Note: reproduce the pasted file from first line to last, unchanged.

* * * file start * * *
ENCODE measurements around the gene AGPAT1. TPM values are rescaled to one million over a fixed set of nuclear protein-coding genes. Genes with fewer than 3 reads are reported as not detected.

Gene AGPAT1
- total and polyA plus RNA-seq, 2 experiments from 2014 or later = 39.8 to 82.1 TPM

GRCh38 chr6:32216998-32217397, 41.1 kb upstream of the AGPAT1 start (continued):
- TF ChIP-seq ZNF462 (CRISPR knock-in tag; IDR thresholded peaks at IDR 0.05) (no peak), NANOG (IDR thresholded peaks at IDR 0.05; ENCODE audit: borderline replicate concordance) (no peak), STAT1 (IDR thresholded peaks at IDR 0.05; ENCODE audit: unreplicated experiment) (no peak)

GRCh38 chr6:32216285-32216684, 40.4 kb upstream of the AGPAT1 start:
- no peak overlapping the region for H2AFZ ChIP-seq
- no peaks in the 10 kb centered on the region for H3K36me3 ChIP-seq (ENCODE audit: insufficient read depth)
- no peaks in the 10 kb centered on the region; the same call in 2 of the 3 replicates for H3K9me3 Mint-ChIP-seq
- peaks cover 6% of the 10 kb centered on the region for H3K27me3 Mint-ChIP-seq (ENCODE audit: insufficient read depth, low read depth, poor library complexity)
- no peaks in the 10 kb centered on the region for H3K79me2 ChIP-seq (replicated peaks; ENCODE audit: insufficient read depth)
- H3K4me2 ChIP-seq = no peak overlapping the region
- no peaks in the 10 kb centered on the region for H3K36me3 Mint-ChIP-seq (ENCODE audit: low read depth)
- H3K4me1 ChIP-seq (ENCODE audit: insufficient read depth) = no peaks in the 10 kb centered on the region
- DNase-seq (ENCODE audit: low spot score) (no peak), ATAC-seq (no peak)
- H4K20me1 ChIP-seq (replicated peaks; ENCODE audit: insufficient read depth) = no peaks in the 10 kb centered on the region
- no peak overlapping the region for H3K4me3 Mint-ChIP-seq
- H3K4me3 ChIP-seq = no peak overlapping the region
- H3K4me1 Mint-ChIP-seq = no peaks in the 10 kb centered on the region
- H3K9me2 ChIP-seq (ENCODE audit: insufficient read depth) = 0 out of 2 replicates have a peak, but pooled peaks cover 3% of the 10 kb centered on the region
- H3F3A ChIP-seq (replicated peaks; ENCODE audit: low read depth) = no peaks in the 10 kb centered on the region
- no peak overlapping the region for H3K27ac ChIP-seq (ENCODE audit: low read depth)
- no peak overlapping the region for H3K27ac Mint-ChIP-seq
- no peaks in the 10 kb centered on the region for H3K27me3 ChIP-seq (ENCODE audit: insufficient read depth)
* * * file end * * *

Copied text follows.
ENCODE measurements around the gene AGPAT1. TPM values are rescaled to one million over a fixed set of nuclear protein-coding genes. Genes with fewer than 3 reads are reported as not detected.

Gene AGPAT1
- total and polyA plus RNA-seq, 2 experiments from 2014 or later = 39.8 to 82.1 TPM

GRCh38 chr6:32216998-32217397, 41.1 kb upstream of the AGPAT1 start (continued):
- TF ChIP-seq ZNF462 (CRISPR knock-in tag; IDR thresholded peaks at IDR 0.05) (no peak), NANOG (IDR thresholded peaks at IDR 0.05; ENCODE audit: borderline replicate concordance) (no peak), STAT1 (IDR thresholded peaks at IDR 0.05; ENCODE audit: unreplicated experiment) (no peak)

GRCh38 chr6:32216285-32216684, 40.4 kb upstream of the AGPAT1 start:
- no peak overlapping the region for H2AFZ ChIP-seq
- no peaks in the 10 kb centered on the region for H3K36me3 ChIP-seq (ENCODE audit: insufficient read depth)
- no peaks in the 10 kb centered on the region; the same call in 2 of the 3 replicates for H3K9me3 Mint-ChIP-seq
- peaks cover 6% of the 10 kb centered on the region for H3K27me3 Mint-ChIP-seq (ENCODE audit: insufficient read depth, low read depth, poor library complexity)
- no peaks in the 10 kb centered on the region for H3K79me2 ChIP-seq (replicated peaks; ENCODE audit: insufficient read depth)
- H3K4me2 ChIP-seq = no peak overlapping the region
- no peaks in the 10 kb centered on the region for H3K36me3 Mint-ChIP-seq (ENCODE audit: low read depth)
- H3K4me1 ChIP-seq (ENCODE audit: insufficient read depth) = no peaks in the 10 kb centered on the region
- DNase-seq (ENCODE audit: low spot score) (no peak), ATAC-seq (no peak)
- H4K20me1 ChIP-seq (replicated peaks; ENCODE audit: insufficient read depth) = no peaks in the 10 kb centered on the region
- no peak overlapping the region for H3K4me3 Mint-ChIP-seq
- H3K4me3 ChIP-seq = no peak overlapping the region
- H3K4me1 Mint-ChIP-seq = no peaks in the 10 kb centered on the region
- H3K9me2 ChIP-seq (ENCODE audit: insufficient read depth) = 0 out of 2 replicates have a peak, but pooled peaks cover 3% of the 10 kb centered on the region
- H3F3A ChIP-seq (replicated peaks; ENCODE audit: low read depth) = no peaks in the 10 kb centered on the region
- no peak overlapping the region for H3K27ac ChIP-seq (ENCODE audit: low read depth)
- no peak overlapping the region for H3K27ac Mint-ChIP-seq
- no peaks in the 10 kb centered on the region for H3K27me3 ChIP-seq (ENCODE audit: insufficient read depth)